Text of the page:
I happened to be in Shanghai when there was a food festival going on. There were quite a few famous chefs who head many Michelin-starred restaurants throughout the world. One of them was Masterchef Canada judge Alvin Leung who helms the 3-starred Hong Kong restaurant Bo Innovation. He was in Shanghai to open two new restaurants on the Chinese mainland.

One of the dishes he presented was a molecular soup dumpling that I had heard so much about. I was presented with one big spoon with one big jiggly ball on top. It was a sphere of soup based on Ferran Adria’s method of spherification.  Through the magic of science the soup had formed an outer skin, leaving the inside fluid. When I bit into it all the soup came gushing out giving you a similar sensation to a normal soup dumpling. \

I was stunned. I couldn’t help but keep grinning. It was just such an amazing experience. Not only was it textural sensation, it also tasted superb. From that day on I consider myself a fan of Alvin Leung. Hopefully one day I’ll have enough money in my pocket to visit Bo Innovation.

Fear Factor – 0 / Taste Test – 10

Red wine steak chips


From the makers of the sweet mayonnaise chips I mistook for asparagus chips comes a red wine steak potato chip. That sounds promising to say the least.

I bit into the first chip expecting a savory umami overload. Instead I found myself biting into something that resembled charcoal. Not very nice to say the least. I get that steaks can be flame grilled over charcoal, but then please use the steak as flavoring, and not the actual charcoal.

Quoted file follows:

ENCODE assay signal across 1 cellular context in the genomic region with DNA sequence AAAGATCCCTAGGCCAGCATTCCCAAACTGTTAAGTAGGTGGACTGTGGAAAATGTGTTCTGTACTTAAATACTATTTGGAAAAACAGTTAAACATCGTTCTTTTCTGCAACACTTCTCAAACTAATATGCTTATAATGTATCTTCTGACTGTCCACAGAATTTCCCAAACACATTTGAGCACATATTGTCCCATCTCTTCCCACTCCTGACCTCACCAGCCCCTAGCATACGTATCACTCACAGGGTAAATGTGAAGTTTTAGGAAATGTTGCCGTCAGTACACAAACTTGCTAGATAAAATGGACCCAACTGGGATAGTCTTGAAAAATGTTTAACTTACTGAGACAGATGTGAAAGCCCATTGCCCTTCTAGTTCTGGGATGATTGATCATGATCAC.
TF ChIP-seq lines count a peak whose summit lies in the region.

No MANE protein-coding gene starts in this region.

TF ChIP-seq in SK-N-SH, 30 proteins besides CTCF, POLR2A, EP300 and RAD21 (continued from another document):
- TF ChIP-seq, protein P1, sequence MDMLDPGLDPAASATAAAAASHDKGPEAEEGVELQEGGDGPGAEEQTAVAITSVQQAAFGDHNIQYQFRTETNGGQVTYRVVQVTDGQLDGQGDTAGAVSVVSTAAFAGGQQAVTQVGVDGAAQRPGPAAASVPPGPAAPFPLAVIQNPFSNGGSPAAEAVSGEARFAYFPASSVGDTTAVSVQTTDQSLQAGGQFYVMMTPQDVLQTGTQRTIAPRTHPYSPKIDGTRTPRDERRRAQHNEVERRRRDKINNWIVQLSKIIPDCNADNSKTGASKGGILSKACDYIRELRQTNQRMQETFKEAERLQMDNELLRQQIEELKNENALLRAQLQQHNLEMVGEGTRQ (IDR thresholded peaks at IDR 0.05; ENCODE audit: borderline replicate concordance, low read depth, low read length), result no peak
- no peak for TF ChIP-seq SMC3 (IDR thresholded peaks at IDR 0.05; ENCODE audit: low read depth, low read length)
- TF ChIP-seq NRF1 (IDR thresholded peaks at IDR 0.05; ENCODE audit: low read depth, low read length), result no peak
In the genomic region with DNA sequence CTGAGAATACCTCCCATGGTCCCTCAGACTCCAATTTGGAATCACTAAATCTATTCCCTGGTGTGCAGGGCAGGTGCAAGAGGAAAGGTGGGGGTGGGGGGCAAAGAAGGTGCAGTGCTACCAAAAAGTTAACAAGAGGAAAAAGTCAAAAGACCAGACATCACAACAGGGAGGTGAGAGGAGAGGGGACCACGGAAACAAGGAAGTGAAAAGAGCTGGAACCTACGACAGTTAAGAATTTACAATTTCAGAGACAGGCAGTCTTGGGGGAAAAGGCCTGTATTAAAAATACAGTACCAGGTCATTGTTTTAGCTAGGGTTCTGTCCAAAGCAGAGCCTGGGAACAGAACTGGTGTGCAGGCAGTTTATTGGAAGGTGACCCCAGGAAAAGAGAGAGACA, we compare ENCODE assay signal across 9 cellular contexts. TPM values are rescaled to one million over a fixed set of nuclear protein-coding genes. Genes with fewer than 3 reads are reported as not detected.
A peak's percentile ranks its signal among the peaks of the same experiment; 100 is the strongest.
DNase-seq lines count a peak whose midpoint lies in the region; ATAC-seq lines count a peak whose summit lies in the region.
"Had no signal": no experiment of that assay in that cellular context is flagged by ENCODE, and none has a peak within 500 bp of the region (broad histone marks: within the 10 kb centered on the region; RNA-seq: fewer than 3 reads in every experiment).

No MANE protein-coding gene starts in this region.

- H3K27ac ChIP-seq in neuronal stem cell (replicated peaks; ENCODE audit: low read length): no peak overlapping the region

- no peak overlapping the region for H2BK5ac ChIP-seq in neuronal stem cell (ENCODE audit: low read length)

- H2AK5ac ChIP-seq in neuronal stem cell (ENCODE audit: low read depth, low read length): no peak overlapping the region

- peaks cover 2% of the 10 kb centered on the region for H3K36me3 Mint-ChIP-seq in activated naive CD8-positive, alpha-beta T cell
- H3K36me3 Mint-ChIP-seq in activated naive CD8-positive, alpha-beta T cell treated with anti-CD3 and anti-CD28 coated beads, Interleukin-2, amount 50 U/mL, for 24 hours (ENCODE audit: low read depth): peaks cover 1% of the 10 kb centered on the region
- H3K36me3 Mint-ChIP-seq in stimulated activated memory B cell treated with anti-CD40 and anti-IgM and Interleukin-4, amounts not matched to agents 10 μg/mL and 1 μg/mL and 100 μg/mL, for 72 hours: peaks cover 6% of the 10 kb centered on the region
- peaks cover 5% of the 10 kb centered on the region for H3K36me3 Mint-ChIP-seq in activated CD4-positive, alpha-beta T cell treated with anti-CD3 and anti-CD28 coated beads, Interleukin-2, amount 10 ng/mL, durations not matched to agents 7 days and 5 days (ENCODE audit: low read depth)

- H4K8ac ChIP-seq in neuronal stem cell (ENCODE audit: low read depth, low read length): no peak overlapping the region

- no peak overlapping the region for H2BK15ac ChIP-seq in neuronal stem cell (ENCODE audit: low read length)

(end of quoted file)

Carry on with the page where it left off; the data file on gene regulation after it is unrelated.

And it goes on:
Fear Factor – 0 / Taste Test 4

Sea Salt Chocolate


Savory sweet has been one of the most prominent changes in desserts across the globe for the past few years. Salt and chocolate is not something you would easily find ten years ago, but now it’s there for the taking.

I picked up a bar of sea salt chocolate by Lindt chocolatiers at a local supermarket. I was a little weary that it might be too salty, but for the most part I was expecting no flavor of salt whatsoever, as I’ve not been able to find traces of salt in previous experiments such as salty caramel cheesecake.

The salt was definitely there, though. It blended in with the bitter chocolate perfectly with an even distribution. There was no bite that was overly salty, just as there was no bite without. It took a little getting used to, but in the end I polished off the whole bar.

Imagine stirring a bit of salt through your hot cocoa instead of spoonful of sugar, and you can get what the taste is like. Not sweet, but bitter and a little savory.

Fear Factor – 1 / Taste Test 8

Edamame bread sticks


Edamame is a kind of snack food from Japan, or at least to me it’s a snack. You take a cooked soy bean pod, and pop out the beans in your mouth.  They taste a bit like peas and are usually salted. For me it’s a great snack and a healthy one at that.

From Pretz now come edamame flavored sticks. They are much thinner than the normal Pocky or Pretz sticks, making for a crispier snack than usual. There are 100 think biscuit sticks in the bag, and popping one after another in your mouth feels somewhat similar than popping one soy bean after another.

Taste wise there was that slightly earthy flavor that peas have, but it lacked the saltiness I usually associate with edamame. The crunch does make up for the lack of flavor, but not entirely. If the package says edamame, then give us edamame.

Fear Factor – 0 / Taste Test – 6

Cookies & Cream KitKat Chunky


KitKat with cookies & cream doesn’t sound too bad, unusual or weird at all, so why pit it on this blog. Well I guess it’s just one of those things I never came across growing up in Holland, and therefore it was new to me.

I like KitKats and I like Oreos, so it sounds like a combination that would work. In practice though, I felt the flavor was a little flat. There was no crunchiness of the Oreo, and no creaminess of the stuffing. The only real difference with a normal KitKat was that this one was overly sweet. I could feel my teeth starting to loosen and fall out of their sockets.

Fear Factor – 0 / Taste Test – 4